And what is truly incredible about these dying days is that, to repeat a mantra, nothing had changed. After Jeremy Corbyn pulled the plug on the Brexit talks, May was saying she had an ambitious new deal to offer. Even when the BBC is emboldened enough to write the prime minister's new Brexit deal isn't that new", then you know she's stuck. Lecturing everyone on compromises and the need to make them after thrice failing to clear the Commons on the exact same deal, her new deal was, um, more of the same. She was happy to accept environmental protections and promises on workers' rights, but we had heard this before. What was new was the possibility of a second referendum. i.e. Allowing parliament to have another vote on holding another vote. Which, of course, would not go through unless May whipped for it - and even then the likelihood of passing rates as chancy to say the least. Nevertheless, the very sniff of a confirmatory referendum was too much for many Tory MPs, with dozens of them failing to show for what was likely to be her last Prime Minister's Questions today and the departure of Andrea Leadsom from the cabinet (worry ye not Leadsom fans, she will be back). But it really beggars belief how May thought her deal, totally unchanged save some wording on the non-binding political declaration, was ever going to bring about a different outcome. We live in such times as Change UK and the continuing employment of Chris Grayling as a senior member of cabinet, yet neither of them can touch May.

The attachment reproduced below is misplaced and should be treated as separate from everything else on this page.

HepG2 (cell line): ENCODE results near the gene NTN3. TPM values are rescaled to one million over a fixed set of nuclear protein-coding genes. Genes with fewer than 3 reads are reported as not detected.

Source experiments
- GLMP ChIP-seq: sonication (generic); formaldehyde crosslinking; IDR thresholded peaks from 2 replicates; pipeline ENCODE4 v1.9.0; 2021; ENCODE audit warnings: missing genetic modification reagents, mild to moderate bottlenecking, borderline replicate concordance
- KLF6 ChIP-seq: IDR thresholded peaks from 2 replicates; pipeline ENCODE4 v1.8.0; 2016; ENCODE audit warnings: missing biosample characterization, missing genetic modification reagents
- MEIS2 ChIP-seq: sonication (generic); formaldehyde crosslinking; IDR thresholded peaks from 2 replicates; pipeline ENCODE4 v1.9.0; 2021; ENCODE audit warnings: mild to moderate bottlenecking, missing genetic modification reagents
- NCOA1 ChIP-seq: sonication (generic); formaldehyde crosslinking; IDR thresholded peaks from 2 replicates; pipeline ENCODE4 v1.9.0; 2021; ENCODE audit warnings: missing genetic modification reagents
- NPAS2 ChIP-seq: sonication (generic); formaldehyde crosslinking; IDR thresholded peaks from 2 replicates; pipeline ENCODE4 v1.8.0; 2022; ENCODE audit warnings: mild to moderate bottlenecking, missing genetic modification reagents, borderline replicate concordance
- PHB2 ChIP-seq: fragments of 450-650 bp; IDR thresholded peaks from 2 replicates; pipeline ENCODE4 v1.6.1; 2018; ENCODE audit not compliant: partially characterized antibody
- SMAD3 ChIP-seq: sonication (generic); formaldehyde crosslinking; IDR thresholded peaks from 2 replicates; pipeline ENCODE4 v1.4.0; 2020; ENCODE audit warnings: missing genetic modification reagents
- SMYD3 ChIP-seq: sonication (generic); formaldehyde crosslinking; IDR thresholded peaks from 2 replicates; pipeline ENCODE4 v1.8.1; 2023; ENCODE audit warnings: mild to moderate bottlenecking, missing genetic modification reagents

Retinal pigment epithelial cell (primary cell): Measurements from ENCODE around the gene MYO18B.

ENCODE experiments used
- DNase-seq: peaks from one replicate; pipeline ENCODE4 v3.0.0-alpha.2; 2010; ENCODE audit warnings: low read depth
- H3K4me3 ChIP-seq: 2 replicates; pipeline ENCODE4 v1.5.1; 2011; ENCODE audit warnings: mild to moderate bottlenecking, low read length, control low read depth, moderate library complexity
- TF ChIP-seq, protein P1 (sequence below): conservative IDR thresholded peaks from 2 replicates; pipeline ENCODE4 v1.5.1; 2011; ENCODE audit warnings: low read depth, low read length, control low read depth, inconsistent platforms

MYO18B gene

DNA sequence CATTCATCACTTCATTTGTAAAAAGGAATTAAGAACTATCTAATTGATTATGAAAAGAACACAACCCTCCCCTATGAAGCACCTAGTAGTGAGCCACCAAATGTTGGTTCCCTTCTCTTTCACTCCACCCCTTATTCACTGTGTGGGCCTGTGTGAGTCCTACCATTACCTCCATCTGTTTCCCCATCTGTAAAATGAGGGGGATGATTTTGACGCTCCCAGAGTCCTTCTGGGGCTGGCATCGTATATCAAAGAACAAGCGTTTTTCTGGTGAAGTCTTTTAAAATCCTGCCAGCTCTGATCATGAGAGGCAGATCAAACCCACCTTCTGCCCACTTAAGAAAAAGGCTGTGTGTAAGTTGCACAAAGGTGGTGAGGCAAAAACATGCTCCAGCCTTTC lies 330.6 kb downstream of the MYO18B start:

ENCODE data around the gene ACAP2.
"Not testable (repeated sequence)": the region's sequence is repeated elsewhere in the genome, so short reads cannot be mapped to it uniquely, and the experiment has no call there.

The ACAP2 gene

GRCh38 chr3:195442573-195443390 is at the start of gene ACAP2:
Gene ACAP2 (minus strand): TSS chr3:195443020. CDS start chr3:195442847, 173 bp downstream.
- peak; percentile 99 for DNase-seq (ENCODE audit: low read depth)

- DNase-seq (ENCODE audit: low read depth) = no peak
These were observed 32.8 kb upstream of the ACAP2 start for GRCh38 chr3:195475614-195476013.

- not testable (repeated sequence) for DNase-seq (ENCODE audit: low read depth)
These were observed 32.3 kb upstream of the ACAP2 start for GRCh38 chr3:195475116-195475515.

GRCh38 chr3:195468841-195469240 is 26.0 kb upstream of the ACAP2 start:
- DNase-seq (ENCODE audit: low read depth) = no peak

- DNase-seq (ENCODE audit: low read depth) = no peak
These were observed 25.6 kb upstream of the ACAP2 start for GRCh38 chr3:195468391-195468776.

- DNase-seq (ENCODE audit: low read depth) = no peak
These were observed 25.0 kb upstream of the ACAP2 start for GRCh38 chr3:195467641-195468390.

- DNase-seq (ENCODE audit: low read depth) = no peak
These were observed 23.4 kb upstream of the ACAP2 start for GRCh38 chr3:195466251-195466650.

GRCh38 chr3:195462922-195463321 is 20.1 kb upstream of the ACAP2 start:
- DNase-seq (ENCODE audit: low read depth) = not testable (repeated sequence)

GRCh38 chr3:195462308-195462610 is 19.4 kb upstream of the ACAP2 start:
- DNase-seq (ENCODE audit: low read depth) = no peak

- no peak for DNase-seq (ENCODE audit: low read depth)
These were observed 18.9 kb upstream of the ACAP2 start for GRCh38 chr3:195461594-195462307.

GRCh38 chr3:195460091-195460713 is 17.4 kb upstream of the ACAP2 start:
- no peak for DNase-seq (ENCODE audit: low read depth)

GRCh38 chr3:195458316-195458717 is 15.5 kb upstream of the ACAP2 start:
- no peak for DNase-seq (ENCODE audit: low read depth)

May in her closing is the same as May in her opening. Unidirectional and unreflective, what was previously extolled as her leadership qualities have become a Brexit-branded albatross around her party's neck. But she did it. Her downfall is thoroughly hers. She could have sought consensus in the Commons, she could have tried spreading the pain sooner, and bound Labour to a more reasonable and far less damaging deal. But no. She played Brexit for party political advantage, and when that backfired spectacularly at the last general election it was a matter of survival. She boxed herself in, closed off her options, and shut down her likelihood of success - with the added bonus that Tory recovery is going to be very difficult indeed. The left didn't design Theresa May, but if we had built a robot Conservative PM programmed to fluff Brexit and plunge her party into its worst crisis for two centuries, it could scarcely do more.